Health care at elite level
THE only hope for Gold Coasters needing lifesaving trauma surgery five years ago was a flight to Brisbane.
Today the region is home to the world-class Gold Coast University Hospital trauma team headed by Dr Martin Wullschleger.
Dr Wullschleger is accustomed to seeing people on the worst day of their lives, as they are rushed in with brutal, possibly life-threatening injuries.
The Swiss national’s passion for saving lives was discovered during his time as a young doctor on the ski fields of the Alps.
“Then I came to the Gold Coast University Hospital. It had just been built and was on the radar with other national major trauma centres,” Dr Wullschleger said.
“Before they opened the Gold Coast University Hospital people would have to go to Brisbane, and that would be if they would survive the transfer. When a patient comes in we can now work on people suffering major blood loss and trauma – when timing is most critical.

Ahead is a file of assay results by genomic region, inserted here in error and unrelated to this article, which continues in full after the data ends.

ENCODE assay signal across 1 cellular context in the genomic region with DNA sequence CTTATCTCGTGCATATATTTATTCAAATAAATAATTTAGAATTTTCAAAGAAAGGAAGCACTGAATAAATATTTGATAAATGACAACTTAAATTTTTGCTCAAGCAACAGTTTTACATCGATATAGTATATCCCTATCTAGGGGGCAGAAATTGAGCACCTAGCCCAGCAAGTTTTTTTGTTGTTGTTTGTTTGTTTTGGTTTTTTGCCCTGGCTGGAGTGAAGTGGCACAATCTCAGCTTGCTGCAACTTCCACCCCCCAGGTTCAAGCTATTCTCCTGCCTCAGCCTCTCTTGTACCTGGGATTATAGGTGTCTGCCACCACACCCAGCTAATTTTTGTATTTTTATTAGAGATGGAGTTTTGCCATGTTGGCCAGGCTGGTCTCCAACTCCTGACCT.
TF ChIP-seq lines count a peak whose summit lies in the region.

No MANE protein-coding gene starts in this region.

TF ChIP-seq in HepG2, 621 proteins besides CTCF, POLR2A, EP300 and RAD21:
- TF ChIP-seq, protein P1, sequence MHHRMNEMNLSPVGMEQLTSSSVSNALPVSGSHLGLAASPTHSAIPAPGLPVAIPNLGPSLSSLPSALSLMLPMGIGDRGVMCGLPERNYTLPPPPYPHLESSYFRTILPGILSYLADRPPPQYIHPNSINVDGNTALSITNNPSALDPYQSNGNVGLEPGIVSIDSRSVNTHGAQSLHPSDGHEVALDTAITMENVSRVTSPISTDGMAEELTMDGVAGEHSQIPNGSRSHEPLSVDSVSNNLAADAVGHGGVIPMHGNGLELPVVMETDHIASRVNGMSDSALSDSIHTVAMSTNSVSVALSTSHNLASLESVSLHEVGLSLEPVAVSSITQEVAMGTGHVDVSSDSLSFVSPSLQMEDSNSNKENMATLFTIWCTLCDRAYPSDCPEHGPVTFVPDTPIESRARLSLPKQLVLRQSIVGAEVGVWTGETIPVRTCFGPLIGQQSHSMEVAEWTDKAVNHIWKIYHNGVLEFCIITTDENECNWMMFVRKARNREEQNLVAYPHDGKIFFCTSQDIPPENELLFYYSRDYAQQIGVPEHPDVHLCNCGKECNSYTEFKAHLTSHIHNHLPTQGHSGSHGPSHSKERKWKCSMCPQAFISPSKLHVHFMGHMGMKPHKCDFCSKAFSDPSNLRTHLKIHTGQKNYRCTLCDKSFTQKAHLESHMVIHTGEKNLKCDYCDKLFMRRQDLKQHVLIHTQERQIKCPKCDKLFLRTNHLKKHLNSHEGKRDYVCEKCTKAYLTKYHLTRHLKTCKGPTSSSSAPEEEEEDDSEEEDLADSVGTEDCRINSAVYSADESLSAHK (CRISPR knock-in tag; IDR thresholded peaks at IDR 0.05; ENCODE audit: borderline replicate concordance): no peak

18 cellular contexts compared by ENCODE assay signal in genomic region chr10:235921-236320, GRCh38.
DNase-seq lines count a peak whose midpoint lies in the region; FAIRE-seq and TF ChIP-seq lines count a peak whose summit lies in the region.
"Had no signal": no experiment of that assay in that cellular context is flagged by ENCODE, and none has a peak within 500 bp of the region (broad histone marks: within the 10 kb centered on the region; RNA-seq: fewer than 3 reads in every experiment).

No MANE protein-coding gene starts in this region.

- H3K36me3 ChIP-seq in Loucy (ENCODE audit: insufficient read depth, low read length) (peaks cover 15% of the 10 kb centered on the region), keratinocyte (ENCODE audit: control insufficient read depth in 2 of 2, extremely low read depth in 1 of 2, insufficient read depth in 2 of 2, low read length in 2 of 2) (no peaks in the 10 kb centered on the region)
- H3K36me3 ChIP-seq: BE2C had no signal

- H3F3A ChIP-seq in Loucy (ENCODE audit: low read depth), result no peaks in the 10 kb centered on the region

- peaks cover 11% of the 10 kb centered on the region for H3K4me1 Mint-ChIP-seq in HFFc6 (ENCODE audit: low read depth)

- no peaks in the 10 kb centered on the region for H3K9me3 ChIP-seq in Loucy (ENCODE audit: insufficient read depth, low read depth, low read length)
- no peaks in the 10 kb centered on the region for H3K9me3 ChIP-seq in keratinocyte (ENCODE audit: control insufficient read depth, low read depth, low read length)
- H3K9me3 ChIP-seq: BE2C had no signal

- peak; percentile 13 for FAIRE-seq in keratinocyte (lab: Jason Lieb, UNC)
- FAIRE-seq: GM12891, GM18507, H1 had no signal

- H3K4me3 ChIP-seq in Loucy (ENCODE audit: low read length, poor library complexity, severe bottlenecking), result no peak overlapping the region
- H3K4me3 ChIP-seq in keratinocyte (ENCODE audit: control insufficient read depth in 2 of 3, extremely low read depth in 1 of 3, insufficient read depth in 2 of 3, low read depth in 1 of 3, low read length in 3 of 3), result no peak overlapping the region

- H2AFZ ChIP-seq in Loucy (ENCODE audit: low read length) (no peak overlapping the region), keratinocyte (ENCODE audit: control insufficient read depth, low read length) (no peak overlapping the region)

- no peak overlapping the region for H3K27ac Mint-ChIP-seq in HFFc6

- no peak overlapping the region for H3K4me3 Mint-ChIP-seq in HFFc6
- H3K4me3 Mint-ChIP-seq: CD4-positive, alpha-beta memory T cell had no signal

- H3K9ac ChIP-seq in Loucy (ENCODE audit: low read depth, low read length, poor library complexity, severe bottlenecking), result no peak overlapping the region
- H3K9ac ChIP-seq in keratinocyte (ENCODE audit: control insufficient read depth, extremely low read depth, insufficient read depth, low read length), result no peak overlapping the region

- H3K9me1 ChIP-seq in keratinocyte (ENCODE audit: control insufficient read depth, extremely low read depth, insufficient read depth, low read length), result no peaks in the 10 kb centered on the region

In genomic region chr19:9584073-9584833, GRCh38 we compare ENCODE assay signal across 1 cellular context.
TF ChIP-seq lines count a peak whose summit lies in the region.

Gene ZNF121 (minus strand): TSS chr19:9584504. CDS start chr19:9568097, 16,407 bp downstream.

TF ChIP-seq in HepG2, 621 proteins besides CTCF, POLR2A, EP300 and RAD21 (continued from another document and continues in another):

“Over 50 per cent of the patients we see are injured by an accident on the roads.”
Surgery is often an endurance test for Dr Wullschleger and his team. During the 6-10-hour-long surgeries he can often be seen sipping on chocolate milk through a straw to keep his energy up.
“You do sometimes get some downtime in between, when we don’t you can use straws. You work as long as it takes to make sure the patient is safe.”
Without the $1.76 billion hospital built in 2013, people such as Gold Coast tradie David Conway, who fell 20 metres from a building site on to concrete in July 2017, simply wouldn’t be here.
“We operated on his chest for about eight hours,” Dr Wullschleger said.
“It was certainly one of the most challenging surgeries I have done.”
Mr Conway, who had both legs amputated, had 37 surgeries and 82 litres of blood transfusions, and was in an induced coma for two months.
From a trauma nurse coordination model to a multidisciplinary medical-nursingallied health 24/7 facility, the trauma unit helps 1000 patients from the Gold Coast and northern NSW each year.
The department continues to expand and hopes to hire a second trauma surgeon, train others and continue its leading research in blood clotting.
“There is definitely worldclass care here for our patients,” Dr Wullschleger said.
DR MARTIN WULLSCHLEGER
Dr Martin Wullschleger, director of trauma services at the Gold Coast University Hospital.